For this reason, unfortunately neither the Sonnax oversized solenoid switch valve 92835-21 nor the solenoid switch valve plug kits 92835-02K/[92835-18K] for the .420” early design will fit this .453” new design valve body. Also, since Chrysler made dimensional changes on the valves prior to the variable line pressure introduction, Sonnax distinguishes the valves based upon SIZE, not VLP or non-VLP. At first glance, it looks like the Sonnax solenoid switch valve plug kit 92835-02K would work as the diameter is identical, but it is not recommended. The reason is that the most inboard Sonnax end plug is actually 0.040" wider than the OE design for extra support to help prevent bore wear. When the valve is positioned up against the end plug, the combination of the wider land on the Sonnax part and the OE spool changes does not allow proper valve spool positioning relative to port openings.
More importantly, even Sonnax oversized solenoid switch valve plug kit 92835-18K cannot be used in a .453” new design unit. The biggest danger here is reaming. The Sonnax reamer 92835-RM for this switch valve plug kit has a pilot on the end that relies on the switch valve bore to support and guide the reamer. If this reamer is used in a .453" new design unit, the larger bore does not properly guide the reamer and you will most likely ruin the valve body. You must use Sonnax oversized solenoid switch valve plug kit 92835-22K and reamer 92835-RM22 or the 92835-31K and tool kit F-92835-TL31 for the oversized switch valve and plug kit on .453" new design units.
NOTE: Part numbers listed in this article are still available for the .420" early design, however, for improved reaming experience, results, and ease of use, it is recommended that oversized valve kit 92835-32K and associated tool kit F-92835-TL32 be used instead for the .420" early design.
The introduction of VLP also resulted in changes to the pressure regulator valve. The PR valve lineup in the earlier, non-VLP valve bodies included a PR valve, low/reverse boost valve, a line balance plug and a pair of sleeves. The VLP design uses a long, multi-spool PR valve. All the other components were eliminated in the newer valve body design. The non-VLP models can be serviced by replacing the PR sleeve with Sonnax sleeve 92835-07 and/or replacing the PR valve with Sonnax oversized PR valve 92835-24, depending on the extent and location of the wear. VLP models can be serviced with Sonnax oversized PR valve 92835-29. Both of these oversized valves require tool kits and the VB-FIX valve body reaming fixture to install. Keep in mind the differences between these VLP and non-VLP Chrysler units are the ones we have been able to identify, but there may be others. At least now you can easily identify the newer design and hopefully it helps you make a little more sense of all the various nomenclature for those two transaxles.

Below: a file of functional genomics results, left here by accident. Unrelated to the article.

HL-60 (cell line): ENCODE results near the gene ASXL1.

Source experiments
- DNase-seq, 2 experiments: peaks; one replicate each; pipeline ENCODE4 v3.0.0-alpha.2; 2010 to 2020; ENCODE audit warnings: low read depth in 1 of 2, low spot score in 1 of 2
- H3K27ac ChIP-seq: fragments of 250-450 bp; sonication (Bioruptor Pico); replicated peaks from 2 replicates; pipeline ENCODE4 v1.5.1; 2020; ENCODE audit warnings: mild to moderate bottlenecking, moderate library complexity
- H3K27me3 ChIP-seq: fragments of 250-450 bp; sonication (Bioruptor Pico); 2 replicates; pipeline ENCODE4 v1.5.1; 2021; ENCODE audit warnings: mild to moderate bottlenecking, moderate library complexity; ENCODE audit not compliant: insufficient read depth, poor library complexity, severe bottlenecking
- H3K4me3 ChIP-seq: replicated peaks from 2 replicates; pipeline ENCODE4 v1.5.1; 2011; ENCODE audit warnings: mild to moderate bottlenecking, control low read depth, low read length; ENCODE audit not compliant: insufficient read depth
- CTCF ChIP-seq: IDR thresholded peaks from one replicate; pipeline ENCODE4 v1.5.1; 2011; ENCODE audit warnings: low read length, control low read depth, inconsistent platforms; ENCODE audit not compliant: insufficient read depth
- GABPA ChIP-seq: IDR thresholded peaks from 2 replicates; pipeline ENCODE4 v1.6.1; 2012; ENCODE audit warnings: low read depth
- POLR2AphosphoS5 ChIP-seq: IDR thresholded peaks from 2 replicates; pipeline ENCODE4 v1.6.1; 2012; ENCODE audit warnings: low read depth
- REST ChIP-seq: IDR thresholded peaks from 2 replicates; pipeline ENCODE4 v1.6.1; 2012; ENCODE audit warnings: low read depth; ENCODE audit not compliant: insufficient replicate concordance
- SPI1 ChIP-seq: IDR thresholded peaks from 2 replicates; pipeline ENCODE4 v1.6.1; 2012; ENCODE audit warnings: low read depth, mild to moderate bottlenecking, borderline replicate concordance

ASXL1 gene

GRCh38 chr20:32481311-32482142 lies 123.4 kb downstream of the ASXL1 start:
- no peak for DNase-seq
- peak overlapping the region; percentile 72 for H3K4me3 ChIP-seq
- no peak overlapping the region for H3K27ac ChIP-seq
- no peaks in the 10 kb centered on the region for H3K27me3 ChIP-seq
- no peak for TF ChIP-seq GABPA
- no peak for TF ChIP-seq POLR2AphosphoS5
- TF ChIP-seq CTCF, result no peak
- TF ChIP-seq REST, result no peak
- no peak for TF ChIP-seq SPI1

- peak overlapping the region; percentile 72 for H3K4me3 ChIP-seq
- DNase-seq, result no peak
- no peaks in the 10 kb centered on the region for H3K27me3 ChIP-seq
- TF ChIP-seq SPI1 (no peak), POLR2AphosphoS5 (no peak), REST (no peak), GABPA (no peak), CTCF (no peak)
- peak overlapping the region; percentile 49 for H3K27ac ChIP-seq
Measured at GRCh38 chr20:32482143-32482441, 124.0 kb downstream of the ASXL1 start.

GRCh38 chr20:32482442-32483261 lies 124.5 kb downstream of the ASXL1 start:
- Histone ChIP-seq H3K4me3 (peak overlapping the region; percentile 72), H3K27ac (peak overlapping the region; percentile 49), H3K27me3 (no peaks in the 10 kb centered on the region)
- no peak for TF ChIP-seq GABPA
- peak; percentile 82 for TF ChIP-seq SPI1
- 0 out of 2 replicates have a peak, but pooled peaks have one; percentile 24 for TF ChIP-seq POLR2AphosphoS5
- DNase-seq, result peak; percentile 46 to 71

Special thanks to Marc Saba from Automatic Kings in Riverside, Calif., for his research assistance and photography.
Robert Moreau is a Sonnax technical marketing support coordinator and a member of the Sonnax TASC Force® (Technical Automotive Specialties Committee), a group of recognized industry technical specialists, transmission rebuilders and Sonnax Industries, Inc. technicians.
While Sonnax makes every effort to ensure the accuracy of technical articles at time of publication, we assume no liability for inaccuracies or for information which may become outdated or obsolete over time.